We think we've found the ultimate critique of Sid Hartman — within, of all places, a review of Neil Young's album Prairie Wind, in the comments section of City Pages. To wit:
"I've listened to this disk all the way through probably seven times since I bought it. I've listened to Harvest along side it, just to see if I could find some context...I don't know. You don't live here in Minneapolis, Bill, but if you did, you'd know that this album is the equivalent of a Sid Hartman column. He's been doing it so long, he knows all of the requisite steps and conventions, but the substance of what he's doing has long since drained out of him." More after the vital statistics:
Name: Sid Hartman.
Writes for: Minneapolis Star Tribune.
Most often heard on: WCCO radio, 830-AM.
Nicknames: Loony Old Sid; Sid Vicious; Siddhartha.
Born: Minneapolis, Min., March 15, 1920.
Attended: Does not have a college degree. Does not have a high school degree. May have been raised by cows.
Estimated length of columns, career: Eight miles.
Best comment by a Deadspin reader: "Sid Hartman is a senile jackass who may or may not have died five years ago."
Line most often seen on Minnesota-area blogs: "Yes, I'm aware that Sid is old and crazy and it's almost kind of unfair to pick on him, but in this case it was just too good to pass up."
Best line in a national magazine: "English sometimes appears to be his second language." — Steve Rushin, Sports Illustrated.
Binkies: George Steinbrenner, Lou Holtz, Bobby Knight.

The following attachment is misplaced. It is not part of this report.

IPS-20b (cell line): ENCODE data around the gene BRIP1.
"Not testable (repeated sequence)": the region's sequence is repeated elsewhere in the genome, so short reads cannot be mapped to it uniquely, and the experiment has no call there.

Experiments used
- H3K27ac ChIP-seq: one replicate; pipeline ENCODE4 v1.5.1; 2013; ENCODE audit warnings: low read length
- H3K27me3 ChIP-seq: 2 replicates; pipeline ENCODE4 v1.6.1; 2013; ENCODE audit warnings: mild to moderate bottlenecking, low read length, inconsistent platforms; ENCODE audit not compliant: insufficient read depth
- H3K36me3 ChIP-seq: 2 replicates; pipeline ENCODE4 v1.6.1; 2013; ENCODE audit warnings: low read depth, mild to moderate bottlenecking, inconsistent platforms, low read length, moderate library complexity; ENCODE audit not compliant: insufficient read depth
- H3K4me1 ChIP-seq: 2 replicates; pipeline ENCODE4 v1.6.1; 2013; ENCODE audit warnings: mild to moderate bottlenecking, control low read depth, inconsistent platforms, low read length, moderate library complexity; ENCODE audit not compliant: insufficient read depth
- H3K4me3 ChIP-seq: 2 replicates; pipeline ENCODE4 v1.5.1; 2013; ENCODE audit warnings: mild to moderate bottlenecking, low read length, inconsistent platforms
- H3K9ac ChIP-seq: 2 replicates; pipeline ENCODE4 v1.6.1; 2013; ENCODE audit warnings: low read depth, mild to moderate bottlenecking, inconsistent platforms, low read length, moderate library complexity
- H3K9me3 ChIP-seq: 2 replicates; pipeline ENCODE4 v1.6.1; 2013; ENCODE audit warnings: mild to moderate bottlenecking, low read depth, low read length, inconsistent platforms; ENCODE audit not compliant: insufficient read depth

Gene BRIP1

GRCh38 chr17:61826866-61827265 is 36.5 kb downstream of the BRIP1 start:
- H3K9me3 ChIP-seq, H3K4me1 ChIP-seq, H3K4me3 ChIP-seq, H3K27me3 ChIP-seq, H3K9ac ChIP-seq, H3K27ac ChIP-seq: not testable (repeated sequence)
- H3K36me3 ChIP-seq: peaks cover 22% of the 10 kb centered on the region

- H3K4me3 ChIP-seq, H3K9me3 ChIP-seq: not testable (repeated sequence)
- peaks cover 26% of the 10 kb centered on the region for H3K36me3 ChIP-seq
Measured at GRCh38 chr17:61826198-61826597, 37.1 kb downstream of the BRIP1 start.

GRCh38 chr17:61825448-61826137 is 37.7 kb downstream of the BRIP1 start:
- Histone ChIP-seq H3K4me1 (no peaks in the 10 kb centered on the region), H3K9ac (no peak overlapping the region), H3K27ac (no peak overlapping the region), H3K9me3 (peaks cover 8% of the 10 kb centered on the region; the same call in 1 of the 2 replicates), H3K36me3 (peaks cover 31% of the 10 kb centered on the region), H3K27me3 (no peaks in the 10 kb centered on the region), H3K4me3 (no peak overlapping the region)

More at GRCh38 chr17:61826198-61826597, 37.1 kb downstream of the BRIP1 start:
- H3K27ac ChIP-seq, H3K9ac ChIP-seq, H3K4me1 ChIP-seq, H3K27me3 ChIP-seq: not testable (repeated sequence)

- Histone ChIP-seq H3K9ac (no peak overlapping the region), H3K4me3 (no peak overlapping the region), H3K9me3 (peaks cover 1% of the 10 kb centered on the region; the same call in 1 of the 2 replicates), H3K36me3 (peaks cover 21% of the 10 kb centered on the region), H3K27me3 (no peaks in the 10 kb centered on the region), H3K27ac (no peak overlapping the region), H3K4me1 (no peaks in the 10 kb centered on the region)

Most resembles: Old Biff from Back to the Future II.
In the world of sportswriting, Sid Hartman is the crazy uncle who lives in the back bedroom and has been known to show up for dinner sans pants. Yes, he once confused skater Tara Lipinski with Monica Lewinsky. Once in a radio interview, he continually referred to NBA star Spud Webb as Spider Webb. Reading Sid is like listening to one of your Grandpa's crazy stories; it can only end in one of three ways: 1. You get up and leave, 2. He falls asleep, 3. Death.
More from City Pages: "Sid Hartman's Strib column remains a tragicomic must-read for any self-respecting sports fan who isn't already living with a crotchety grandpa barking inanities and spraying food over on the davenport." That gem, written by City Pages sports blogger Britt Robson, sums up a large consensus in the Twin Cities. One of the knocks against Sid is that he writes what he feels like writing and doesn't want to be confused with the facts. For instance, that a new Twins stadium would bring in new businesses to revitalize downtown Minneapolis, when even the Twins are now admitting that would not be the case. Heck, Sid's own paper confirms that in their business section, which Sid evidently does not peruse. Probably ruined that page while clipping out soup coupons.
Sid Hartman Archive [Minneapolis Star Tribune]
(An addendum from True Hoop:
"It's no good telling the story of Sid Hartman without mentioning that he essentially founded the Lakers and ran them for years — even as he was writing about them for the paper. He knew everybody in early basketball and did a masterful job of bringing investors together with the right basketball people to make one of the NBA's great franchises.
And that's coming from someone who hates the freaking Lakers.
The whole story is told nicely in Roland Lazenby's new book The Show (and no, I'm not getting paid to say that).")